Back pack farming in Kenya
Rachel Zedeck thought a backpack could feed a Kenyan family for months. She made this thought reality through her Back Pack Farm program. As a life-long humanitarian dedicated to helping people, Rachel extended her commitment by settling in Africa and helping the native people of Kenya.
In 2009, Rachel launched The Back Pack Farm initiative not only as a way to change the way Kenyans handle food production, an effort to put food in their mouths instead of selling it, but also as a way to help farmers learn eco-friendly and sustainable methods that help protect regional ecosystems.
Rachel is a perfect example of how one person with a vision and a mission-- a true Change Agent who’s dedicated her life to a cause-- can make a significant impact on many lives and communities. She and a group of women are changing the way they live and eat.
Last week, Rachel received great news. Her second round of funding came through. She, and a group of farmers in the Mau Forest, successfully planted--using supplies from the eco-friendly backpack farming kits-- 12 Hectares using a new distributed production model.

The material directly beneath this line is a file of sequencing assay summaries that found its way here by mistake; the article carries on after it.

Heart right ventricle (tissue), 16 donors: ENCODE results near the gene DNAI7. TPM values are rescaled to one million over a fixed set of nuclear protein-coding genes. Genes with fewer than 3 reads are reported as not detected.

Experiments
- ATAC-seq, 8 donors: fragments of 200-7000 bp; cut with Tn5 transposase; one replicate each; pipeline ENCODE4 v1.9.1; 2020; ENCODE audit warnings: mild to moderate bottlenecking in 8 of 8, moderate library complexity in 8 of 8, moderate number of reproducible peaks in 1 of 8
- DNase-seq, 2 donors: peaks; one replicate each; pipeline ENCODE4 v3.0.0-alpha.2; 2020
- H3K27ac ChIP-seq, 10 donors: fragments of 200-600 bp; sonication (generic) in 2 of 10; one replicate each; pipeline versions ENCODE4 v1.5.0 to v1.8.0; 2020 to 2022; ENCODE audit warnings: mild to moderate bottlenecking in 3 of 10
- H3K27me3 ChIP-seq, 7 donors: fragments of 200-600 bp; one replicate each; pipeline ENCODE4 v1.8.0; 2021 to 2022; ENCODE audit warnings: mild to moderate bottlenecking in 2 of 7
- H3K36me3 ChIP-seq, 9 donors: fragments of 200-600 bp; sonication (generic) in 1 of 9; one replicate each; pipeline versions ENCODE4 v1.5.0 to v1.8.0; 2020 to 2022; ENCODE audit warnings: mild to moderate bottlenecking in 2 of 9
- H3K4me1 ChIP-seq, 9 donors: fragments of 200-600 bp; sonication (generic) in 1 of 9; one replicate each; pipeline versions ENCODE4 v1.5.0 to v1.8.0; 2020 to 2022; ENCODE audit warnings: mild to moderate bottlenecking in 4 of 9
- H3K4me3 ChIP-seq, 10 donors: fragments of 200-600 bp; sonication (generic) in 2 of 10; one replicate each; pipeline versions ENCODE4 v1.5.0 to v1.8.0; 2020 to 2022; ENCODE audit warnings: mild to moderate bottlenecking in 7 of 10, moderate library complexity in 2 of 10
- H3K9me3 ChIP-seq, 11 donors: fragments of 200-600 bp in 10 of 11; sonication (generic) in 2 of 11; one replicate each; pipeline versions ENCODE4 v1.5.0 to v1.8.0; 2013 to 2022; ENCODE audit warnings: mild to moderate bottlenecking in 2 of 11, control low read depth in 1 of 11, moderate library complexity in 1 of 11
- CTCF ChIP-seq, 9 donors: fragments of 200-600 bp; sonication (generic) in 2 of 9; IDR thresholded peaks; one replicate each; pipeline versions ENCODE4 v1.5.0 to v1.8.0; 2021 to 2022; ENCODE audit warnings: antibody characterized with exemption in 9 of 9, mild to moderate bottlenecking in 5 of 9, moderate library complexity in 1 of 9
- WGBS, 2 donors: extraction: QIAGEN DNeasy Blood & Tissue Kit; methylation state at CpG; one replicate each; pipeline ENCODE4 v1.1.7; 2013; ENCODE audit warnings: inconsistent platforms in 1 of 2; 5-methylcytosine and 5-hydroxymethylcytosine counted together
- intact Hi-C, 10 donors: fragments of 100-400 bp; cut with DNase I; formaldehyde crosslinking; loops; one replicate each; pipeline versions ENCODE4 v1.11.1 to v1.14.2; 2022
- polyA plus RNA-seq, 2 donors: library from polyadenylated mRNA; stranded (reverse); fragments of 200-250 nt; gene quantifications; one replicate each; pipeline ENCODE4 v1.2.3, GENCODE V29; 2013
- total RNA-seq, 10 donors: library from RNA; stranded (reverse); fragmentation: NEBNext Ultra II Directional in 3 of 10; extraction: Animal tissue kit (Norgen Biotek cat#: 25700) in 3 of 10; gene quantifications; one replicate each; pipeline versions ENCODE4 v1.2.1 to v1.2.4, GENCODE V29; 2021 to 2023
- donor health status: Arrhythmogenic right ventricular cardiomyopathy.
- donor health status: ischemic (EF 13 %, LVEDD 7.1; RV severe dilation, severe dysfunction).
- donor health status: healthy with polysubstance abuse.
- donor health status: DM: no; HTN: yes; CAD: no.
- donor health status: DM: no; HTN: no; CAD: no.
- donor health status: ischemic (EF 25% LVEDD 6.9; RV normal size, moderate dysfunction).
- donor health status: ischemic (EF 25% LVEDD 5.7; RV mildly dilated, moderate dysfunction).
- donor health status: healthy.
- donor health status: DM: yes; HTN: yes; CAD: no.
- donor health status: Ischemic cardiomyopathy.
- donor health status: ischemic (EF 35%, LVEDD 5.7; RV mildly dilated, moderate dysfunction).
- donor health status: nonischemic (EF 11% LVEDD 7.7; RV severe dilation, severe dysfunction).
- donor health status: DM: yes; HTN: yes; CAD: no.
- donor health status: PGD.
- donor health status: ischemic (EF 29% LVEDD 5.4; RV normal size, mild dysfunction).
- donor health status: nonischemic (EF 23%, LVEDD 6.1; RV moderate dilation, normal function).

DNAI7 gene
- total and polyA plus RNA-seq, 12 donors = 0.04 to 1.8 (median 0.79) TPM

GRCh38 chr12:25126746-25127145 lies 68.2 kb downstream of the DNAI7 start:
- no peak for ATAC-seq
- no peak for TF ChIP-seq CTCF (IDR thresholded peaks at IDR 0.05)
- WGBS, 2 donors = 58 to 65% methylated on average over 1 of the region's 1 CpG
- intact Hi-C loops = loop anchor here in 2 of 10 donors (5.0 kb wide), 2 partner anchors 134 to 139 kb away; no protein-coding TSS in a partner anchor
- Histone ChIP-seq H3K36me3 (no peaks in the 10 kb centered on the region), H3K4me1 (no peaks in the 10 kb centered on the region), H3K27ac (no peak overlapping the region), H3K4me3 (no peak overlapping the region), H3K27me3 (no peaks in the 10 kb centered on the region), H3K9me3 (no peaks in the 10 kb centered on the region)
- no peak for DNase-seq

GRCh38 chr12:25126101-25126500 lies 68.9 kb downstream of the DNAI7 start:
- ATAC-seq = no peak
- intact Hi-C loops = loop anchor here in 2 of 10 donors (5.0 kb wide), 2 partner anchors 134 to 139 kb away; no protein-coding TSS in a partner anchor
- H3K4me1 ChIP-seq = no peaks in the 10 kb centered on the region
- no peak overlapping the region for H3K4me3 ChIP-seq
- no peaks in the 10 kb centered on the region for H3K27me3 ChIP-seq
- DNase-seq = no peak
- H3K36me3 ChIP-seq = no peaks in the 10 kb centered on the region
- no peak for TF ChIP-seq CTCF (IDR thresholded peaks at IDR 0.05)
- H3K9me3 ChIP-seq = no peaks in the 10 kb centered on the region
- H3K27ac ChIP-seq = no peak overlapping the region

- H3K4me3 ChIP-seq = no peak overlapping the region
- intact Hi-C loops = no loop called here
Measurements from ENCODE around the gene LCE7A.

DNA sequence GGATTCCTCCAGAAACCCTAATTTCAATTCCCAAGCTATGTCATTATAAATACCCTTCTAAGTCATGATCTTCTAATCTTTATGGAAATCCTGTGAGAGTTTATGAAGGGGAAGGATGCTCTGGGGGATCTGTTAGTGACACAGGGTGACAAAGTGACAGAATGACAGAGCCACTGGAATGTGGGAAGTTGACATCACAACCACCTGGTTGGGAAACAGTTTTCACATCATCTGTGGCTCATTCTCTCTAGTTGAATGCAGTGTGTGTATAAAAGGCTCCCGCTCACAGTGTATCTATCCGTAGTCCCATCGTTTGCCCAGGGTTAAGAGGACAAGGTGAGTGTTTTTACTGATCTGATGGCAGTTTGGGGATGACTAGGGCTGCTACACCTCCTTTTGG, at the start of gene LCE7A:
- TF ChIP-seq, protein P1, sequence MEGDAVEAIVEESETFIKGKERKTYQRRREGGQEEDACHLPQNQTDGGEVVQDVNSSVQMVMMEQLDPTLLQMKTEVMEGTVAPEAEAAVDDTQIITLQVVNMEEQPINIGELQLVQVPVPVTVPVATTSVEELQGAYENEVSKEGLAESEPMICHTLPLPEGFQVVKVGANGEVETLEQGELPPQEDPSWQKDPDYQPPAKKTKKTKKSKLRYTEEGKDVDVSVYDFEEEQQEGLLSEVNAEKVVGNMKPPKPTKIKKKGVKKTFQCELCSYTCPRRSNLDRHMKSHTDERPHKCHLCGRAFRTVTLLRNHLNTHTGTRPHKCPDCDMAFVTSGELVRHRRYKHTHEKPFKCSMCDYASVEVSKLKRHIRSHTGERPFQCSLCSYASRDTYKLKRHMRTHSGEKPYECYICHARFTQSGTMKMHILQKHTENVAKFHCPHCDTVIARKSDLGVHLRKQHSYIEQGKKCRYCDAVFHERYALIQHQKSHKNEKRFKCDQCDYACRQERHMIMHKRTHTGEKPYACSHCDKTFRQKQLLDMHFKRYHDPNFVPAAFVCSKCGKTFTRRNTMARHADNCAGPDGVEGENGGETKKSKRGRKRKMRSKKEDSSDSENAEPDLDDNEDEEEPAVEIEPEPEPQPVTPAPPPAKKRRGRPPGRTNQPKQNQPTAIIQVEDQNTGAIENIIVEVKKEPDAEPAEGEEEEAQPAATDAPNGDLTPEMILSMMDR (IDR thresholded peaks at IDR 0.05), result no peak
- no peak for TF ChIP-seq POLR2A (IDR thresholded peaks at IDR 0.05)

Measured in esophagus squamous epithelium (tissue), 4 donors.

The new pilot program proves the distributed production model that helps protect the environment is successful and her corporate sponsor is funding the second impact assessment. After the assessment is complete, they will be shopping around for new sponsors and donors.
The Back Pack Farm program gives individuals backpacks with all the supplies needed to start growing food. The program enhances bottom pyramid value chains targeting small landholder farmers’ production models by providing a simple canvas backpack filled with cutting edge agricultural inputs, assessment, training, and monitoring and market development. To counter the weak production rates of farmers, a partner Lachlan Kenya designed the “fusion farming” model, a combination of biological products, botanicals and reduced toxicity pesticides. The fusion system is complemented by a custom designed drip irrigation system.
It sounds complicated, but it’s easy enough to make it work. Learn more about Rachel’s story on Changents.com.
Posted by on 12/17 at 01:55 PM